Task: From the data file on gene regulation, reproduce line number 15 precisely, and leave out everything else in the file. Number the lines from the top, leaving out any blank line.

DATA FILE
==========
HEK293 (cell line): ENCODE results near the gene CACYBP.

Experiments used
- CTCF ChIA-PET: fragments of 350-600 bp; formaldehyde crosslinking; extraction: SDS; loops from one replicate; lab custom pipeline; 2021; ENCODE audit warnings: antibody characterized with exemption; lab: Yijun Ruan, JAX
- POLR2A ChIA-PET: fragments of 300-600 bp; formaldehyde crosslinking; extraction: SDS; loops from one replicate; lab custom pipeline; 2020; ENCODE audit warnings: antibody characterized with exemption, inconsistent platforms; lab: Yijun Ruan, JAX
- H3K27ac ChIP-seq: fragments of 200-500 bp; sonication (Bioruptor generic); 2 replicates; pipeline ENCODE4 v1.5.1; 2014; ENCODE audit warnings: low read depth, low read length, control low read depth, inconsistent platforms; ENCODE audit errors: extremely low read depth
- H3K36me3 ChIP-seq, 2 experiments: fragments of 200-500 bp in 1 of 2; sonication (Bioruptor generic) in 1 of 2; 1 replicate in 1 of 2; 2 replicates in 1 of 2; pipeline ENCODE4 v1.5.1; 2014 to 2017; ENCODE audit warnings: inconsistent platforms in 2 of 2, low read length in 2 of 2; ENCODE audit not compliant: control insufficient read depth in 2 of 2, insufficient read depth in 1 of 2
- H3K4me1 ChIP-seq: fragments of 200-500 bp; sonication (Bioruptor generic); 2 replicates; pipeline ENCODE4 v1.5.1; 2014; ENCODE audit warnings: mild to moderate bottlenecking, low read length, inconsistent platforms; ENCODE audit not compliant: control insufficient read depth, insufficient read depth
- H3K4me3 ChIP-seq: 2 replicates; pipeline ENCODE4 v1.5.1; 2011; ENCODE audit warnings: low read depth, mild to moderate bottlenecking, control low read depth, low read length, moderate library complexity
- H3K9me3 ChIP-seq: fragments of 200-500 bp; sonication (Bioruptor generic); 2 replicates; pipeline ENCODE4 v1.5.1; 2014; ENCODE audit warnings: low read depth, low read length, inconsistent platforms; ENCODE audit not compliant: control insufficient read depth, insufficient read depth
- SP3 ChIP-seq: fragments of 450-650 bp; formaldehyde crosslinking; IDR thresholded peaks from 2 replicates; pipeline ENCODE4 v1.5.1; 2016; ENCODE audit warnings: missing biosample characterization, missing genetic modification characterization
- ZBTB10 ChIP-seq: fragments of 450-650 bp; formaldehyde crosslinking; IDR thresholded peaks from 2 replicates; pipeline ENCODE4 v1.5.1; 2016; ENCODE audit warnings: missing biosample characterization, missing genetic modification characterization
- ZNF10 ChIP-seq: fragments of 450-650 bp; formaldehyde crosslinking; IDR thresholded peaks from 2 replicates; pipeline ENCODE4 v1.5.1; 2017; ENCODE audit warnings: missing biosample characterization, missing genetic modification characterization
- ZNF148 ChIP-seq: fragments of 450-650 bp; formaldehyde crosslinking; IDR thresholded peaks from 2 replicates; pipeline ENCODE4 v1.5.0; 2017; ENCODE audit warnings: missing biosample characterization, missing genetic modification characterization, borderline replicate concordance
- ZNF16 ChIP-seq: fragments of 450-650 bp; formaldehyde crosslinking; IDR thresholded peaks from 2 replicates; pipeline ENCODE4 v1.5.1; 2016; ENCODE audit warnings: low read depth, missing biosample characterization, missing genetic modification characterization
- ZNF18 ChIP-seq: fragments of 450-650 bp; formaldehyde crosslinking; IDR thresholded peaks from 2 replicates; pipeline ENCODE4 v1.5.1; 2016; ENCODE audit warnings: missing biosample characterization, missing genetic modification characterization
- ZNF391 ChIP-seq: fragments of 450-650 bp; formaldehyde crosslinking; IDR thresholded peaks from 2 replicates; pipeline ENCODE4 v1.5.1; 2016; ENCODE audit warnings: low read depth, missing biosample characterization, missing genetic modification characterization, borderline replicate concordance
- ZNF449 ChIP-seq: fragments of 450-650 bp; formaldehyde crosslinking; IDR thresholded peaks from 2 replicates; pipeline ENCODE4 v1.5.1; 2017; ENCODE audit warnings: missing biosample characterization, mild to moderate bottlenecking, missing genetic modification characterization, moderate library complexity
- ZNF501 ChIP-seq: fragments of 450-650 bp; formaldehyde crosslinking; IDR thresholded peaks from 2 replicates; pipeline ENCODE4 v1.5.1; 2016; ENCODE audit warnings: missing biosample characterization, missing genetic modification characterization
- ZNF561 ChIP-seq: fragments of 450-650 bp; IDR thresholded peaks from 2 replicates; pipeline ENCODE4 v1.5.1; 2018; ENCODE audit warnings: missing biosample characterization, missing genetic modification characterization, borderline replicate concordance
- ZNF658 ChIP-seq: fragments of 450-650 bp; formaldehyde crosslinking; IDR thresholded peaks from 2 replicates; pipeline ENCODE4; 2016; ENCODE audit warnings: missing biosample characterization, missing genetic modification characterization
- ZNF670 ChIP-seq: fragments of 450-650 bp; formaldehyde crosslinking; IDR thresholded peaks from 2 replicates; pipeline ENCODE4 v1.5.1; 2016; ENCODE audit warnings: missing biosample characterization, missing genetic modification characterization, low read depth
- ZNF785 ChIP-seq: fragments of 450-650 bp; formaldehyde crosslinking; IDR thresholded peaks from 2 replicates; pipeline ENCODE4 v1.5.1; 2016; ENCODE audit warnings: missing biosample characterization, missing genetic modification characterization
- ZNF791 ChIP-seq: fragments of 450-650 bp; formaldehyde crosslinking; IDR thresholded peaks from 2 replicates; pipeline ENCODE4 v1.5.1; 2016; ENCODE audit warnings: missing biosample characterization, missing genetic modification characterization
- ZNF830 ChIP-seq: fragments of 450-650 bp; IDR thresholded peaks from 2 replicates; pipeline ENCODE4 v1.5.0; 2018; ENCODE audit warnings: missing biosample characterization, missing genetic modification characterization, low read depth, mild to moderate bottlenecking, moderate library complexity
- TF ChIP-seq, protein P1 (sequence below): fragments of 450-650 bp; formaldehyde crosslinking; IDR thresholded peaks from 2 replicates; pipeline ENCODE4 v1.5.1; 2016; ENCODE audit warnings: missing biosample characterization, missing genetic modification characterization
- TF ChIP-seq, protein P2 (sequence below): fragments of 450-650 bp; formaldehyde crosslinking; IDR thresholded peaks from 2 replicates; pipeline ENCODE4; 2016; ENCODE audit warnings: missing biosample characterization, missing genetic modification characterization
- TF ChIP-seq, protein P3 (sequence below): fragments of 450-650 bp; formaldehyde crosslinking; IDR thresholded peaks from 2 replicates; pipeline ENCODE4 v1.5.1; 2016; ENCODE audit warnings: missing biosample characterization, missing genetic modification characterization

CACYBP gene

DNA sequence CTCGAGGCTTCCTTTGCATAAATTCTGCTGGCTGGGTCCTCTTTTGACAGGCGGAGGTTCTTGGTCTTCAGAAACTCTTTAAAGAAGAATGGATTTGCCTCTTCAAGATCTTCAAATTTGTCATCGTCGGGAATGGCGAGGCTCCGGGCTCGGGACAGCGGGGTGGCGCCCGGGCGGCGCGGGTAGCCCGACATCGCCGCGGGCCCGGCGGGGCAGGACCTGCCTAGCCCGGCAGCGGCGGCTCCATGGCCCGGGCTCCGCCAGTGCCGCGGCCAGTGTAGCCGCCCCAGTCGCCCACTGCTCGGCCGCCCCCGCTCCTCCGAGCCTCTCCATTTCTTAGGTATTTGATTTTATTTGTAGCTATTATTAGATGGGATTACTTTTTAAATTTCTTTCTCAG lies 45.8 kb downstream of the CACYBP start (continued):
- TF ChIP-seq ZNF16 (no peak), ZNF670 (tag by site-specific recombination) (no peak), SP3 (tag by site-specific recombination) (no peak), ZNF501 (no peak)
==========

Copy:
- ZNF18 ChIP-seq: fragments of 450-650 bp; formaldehyde crosslinking; IDR thresholded peaks from 2 replicates; pipeline ENCODE4 v1.5.1; 2016; ENCODE audit warnings: missing biosample characterization, missing genetic modification characterization